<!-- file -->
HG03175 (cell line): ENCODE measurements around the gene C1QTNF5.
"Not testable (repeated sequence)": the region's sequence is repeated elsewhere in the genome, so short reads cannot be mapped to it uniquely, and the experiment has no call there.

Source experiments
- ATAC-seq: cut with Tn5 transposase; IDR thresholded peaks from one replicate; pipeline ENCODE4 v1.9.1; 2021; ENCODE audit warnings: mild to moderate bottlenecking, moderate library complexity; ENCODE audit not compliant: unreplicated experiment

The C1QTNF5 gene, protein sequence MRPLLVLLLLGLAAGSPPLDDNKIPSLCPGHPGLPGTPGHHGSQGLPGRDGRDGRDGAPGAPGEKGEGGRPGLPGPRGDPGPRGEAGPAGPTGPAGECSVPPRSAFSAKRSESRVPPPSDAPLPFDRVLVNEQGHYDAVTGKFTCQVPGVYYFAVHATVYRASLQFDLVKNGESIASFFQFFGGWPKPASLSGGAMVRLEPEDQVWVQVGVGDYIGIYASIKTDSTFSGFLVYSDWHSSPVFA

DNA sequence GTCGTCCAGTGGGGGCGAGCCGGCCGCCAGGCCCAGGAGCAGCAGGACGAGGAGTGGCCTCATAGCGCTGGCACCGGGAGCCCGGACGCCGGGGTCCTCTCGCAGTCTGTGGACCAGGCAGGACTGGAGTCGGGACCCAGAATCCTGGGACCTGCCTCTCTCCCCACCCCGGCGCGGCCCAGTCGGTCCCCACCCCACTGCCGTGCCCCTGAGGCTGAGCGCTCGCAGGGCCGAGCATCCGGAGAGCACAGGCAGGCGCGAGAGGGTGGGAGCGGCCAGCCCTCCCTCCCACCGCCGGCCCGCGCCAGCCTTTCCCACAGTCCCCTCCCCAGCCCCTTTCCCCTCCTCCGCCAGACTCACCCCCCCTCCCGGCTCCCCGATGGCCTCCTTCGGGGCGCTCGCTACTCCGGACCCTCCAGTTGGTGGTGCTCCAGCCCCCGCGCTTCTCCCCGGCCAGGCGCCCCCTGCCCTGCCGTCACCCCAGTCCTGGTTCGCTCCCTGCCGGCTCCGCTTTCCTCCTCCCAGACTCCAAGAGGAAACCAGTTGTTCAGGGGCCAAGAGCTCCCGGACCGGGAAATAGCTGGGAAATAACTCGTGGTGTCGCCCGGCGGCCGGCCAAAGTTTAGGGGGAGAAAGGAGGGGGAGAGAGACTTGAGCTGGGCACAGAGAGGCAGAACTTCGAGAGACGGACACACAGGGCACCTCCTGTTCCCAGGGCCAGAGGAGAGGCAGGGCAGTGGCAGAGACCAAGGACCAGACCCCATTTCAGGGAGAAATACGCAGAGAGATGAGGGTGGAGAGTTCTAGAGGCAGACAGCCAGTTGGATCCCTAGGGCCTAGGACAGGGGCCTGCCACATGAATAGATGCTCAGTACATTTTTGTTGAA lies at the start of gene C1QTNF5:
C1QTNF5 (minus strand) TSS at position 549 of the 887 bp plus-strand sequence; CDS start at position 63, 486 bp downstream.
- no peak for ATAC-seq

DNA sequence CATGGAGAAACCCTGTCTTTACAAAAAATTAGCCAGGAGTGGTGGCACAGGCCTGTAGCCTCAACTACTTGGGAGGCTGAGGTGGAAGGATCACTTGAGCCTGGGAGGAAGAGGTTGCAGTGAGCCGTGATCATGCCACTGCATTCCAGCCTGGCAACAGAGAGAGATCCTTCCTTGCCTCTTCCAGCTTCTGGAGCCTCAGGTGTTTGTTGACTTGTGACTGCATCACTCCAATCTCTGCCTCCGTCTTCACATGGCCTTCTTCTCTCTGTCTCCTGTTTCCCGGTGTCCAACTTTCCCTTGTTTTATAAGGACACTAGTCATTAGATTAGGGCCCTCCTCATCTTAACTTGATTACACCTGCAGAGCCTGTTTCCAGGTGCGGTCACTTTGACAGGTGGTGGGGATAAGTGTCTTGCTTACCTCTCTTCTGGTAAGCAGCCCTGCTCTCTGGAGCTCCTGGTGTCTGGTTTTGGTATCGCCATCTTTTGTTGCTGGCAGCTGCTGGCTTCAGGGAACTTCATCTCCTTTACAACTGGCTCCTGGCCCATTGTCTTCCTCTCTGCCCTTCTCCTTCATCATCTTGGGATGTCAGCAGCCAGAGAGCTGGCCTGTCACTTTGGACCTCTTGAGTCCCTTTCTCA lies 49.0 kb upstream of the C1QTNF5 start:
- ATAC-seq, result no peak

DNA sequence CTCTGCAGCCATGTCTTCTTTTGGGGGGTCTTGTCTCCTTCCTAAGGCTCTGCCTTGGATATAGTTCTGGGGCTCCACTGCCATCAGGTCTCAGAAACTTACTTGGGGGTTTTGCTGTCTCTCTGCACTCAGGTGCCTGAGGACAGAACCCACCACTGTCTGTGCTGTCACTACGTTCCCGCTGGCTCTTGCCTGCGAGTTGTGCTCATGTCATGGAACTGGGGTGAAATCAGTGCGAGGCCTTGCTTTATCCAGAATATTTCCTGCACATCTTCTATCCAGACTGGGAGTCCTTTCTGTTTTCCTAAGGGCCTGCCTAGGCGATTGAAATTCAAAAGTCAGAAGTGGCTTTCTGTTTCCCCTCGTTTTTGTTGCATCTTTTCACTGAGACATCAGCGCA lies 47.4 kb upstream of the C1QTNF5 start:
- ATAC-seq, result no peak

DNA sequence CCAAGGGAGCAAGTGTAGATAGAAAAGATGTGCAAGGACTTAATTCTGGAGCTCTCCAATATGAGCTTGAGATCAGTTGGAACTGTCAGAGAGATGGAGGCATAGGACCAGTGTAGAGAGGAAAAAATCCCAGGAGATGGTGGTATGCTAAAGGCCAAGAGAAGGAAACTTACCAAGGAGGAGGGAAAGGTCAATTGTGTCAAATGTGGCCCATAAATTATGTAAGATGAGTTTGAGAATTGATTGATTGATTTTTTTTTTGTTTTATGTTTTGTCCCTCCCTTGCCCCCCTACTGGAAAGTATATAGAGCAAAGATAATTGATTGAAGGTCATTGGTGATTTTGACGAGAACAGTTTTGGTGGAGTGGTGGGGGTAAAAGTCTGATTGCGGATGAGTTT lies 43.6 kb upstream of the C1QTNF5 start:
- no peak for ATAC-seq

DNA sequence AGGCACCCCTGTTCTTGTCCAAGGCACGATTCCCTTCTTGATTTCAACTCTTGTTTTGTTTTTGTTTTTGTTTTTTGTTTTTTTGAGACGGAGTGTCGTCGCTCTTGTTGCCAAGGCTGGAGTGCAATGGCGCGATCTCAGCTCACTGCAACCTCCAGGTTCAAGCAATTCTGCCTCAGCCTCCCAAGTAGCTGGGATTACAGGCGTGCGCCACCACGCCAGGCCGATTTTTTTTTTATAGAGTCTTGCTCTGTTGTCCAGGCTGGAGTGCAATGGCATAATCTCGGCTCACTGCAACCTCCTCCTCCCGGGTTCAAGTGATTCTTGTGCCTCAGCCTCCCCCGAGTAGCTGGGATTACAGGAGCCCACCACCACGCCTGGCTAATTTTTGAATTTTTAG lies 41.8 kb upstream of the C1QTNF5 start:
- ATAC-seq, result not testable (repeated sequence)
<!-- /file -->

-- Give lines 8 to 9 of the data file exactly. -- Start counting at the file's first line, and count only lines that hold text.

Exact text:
- no peak for ATAC-seq

DNA sequence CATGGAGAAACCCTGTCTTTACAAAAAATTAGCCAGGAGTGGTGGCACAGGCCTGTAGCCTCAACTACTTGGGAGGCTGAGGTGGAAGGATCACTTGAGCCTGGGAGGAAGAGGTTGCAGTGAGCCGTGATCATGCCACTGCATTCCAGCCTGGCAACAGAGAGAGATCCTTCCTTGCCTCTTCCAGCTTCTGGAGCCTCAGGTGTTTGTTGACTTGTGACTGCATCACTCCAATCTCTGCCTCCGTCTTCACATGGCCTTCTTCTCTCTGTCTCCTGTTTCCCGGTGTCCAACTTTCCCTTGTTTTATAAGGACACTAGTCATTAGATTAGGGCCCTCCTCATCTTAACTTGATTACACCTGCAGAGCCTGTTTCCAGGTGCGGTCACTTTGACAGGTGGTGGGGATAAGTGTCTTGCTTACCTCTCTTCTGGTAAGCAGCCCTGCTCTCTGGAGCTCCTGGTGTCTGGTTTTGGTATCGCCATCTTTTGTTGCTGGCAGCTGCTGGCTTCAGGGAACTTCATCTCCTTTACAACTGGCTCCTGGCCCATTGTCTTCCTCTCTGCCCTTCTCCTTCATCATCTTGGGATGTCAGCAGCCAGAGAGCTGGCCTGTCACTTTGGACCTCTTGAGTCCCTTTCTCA lies 49.0 kb upstream of the C1QTNF5 start: